If you are interested . . .

Please send a letter to Prof. Andrew Gelman (Dept of Statistics, Columbia University, New York, N.Y. 10027,, along with c.v., copies of any relevant papers of yours, and three letters of recommendation.

Research, Google-style


In my correspondence with Boris about Barone's column about rich Democrats, I expressed surprise at Barone's statement that "Patriotism is equated with Hitlerism" (among leftists). Boris referred me to this article by Victor Davis Hanson which indeed has examples of leftists (and even moderate Democrats like John Glenn) comparing Bush to the Nazis.

But aren't the Democrats just following the lead of the Clinton-haters in the 1990s? Hansen says no:

The flood of the Hitler similes is also a sign of the extremism of the times. If there was an era when the extreme Right was more likely to slander a liberal as a communist than a leftist was to smear a conservative as a fascist, those days are long past. True, Bill Clinton brought the deductive haters out of the woodwork, but for all their cruel caricature, few compared him to a mass-murdering Mao or Stalin for his embrace of tax hikes and more government. “Slick Willie” was not quite “Adolf Hitler” or “Joseph Stalin.”

Hmmm . . . this got me curious, so I followed Hansen's tip and did some Google searches:

bush hitler: 1.5 million
clinton hitler: 0.7 million

What about some other comparisons?

bush god: 8.6 million
clinton god: 3.4 million

So Bush is both more loved and hated than Clinton, perhaps. But then again, there's been a huge growth in the internet in the past few years, so maybe more Bush than Clinton for purely topical reasons?

bush: 83 million
clinton: 25 million

Hmm, let's try something completely unrelated to politics:

bush giraffe: 180,000
clinton giraffe: 23,000

OK, maybe not a good comparison, since giraffes live in the bush. Let's try something that's associated with Clinton but not with Bush:

bush mcdonalds: 440,000
clinton mcdonalds: 200,000

At this point, I'm getting the clear impression that Bush is getting more hits than Clinton on just about everything! So no evidence here that he's being Hitlerized more than Clinton was. It looks like the big number for "bush hitler" is more of an artifact of the spread of the web. [Place disclaimers here about the use of Google as a very crude research tool!]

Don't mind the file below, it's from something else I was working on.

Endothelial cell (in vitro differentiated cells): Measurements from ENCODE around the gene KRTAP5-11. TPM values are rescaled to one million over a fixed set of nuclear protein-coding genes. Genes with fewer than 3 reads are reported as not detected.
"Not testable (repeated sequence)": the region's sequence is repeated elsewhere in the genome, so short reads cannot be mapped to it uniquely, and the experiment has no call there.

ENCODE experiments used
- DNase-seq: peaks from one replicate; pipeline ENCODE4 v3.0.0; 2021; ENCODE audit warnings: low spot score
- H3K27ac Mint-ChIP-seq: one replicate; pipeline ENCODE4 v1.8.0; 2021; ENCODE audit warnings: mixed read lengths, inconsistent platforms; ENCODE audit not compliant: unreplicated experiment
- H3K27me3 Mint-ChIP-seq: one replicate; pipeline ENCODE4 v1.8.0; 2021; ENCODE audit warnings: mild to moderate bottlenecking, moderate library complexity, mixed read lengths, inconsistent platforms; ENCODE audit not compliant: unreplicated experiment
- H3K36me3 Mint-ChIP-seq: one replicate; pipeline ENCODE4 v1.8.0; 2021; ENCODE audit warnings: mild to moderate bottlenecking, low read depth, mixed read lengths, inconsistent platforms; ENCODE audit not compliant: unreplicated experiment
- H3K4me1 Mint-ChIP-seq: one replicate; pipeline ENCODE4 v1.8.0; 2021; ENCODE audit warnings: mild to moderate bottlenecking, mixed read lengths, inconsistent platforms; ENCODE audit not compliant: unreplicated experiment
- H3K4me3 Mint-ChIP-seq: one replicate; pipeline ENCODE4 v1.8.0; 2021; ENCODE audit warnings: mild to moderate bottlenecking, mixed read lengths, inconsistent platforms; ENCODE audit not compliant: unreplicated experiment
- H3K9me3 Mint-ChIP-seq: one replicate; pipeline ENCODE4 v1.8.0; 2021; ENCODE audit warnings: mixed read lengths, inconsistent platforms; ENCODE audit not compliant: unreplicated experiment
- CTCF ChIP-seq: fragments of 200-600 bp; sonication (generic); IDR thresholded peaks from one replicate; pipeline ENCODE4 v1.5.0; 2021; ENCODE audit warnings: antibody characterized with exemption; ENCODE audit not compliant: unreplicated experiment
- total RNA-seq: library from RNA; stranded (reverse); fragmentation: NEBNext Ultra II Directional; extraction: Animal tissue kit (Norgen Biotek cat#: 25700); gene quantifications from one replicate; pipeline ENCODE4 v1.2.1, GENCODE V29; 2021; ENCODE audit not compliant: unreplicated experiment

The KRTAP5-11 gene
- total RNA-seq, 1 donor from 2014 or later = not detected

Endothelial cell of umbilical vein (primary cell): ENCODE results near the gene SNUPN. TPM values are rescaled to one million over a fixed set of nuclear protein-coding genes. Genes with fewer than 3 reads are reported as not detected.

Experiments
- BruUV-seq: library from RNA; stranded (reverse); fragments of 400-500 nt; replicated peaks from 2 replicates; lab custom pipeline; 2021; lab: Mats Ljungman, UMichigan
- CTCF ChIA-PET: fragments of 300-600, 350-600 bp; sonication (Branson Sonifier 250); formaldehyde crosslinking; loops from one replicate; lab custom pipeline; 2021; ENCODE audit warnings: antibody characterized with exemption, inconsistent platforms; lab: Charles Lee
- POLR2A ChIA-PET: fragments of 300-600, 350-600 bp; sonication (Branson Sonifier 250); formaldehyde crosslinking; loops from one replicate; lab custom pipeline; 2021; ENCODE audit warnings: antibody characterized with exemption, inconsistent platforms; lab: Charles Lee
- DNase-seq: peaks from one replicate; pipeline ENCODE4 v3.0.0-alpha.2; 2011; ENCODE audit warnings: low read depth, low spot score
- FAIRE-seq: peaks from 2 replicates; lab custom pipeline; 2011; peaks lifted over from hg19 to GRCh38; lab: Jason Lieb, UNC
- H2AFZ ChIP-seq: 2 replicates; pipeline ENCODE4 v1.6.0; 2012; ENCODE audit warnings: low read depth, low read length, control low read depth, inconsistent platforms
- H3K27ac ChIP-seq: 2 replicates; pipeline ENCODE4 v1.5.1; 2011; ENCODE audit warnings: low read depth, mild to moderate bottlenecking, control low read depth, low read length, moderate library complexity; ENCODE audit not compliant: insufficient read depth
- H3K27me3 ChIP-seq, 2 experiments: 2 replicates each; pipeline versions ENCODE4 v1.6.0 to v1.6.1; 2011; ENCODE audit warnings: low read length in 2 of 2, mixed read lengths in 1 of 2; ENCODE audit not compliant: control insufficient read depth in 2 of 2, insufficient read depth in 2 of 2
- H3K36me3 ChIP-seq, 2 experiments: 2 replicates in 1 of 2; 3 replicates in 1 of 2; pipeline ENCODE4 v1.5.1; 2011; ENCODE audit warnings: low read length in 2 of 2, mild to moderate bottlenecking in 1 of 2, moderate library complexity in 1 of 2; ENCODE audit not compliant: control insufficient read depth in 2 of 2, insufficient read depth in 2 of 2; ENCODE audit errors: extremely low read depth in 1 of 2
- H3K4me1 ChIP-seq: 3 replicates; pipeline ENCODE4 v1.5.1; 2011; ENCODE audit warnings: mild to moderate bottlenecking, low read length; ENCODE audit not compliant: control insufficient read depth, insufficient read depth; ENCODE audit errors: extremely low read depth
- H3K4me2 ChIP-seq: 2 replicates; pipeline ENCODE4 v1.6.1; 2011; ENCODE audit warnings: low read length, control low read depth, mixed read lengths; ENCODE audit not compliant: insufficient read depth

This certainly doesn't invalidate, or even argue against, Hansen's main points. It just suggests that we should be similarly concerned about haters on the other side.

OK, I guess that's enough on this topic . . . maybe a good example for statistics teaching, though? Googlefighting as data analysis? Perhaps Cynthia Dwork, David Madigan, or some other student of web rankings can come up with more sophisticated analyses.

P.S. Update with discussion here.

P.S. Much much more on this general topic here, and here.

Boris forwarded to me this article by Michael Barone on "the trustfunder left." Some excerpts:

Who are the trustfunders? People with enough money not to have to work for a living, or not to have to work very hard. . . . These people tend to be very liberal politically. Aware that they have done nothing to earn their money, they feel a certain sense of guilt. . . . they are citizens of the world with contempt for those who feel chills up their spines when they hear "The Star Spangled Banner." . . . Where can you find trustfunders? Not scattered randomly around the country, but heavily concentrated in certain areas. . . . Trustfunders stand out even more vividly when you look at the political map of the Rocky Mountain states. In Idaho and Wyoming, each state's wealthiest county was also the only county to vote for John Kerry . . . Massachusetts Catholics gave their fellow Massachusetts Catholic Kerry only 51 percent of their votes, but he won 77 percent in Boston, 85 percent in Cambridge, and 69 percent and 73 percent in trustfunder-heavy Hampshire and Berkshire Counties in the western mountains. . . .

Rich states and counties mostly support the Democrats, but rich voters mostly support the Republicans

This is vivid writing but, I think, incorrect electoral analysis. Barone is making the common error of "personifying" states and counties. Since 1996, and especially since 2000, rich states and rich counties have tended to support the Democrats--but rich voters have continued to support the Republicans.

For example, as David Park found looking through the exit polls, the 2004 election showed a consistent correlation between income and support for the Republicans, with Bush getting the support of 36% of voters with incomes below $15,000, 14% of those with incomes between $15-30,000, . . . and 62% of those with incomes above $200,000.

Given these statistics, I strongly doubt that trustfunders--in Barone's words, "people with enough money not to have to work for a living, or not to have to work very hard"--are mostly liberal, as he claims. Of course it's possible, but the data strongly support the statements that (a) richer people tend to support the Republicans, but (b) voters in richer states (and, to some extent, counties) tend to support Democrats. There definitely are differences between richer and poorer states--but the evidence is that, within any state, the richer voters tend to go for the Republicans. See here for more.

Confusion of the columnists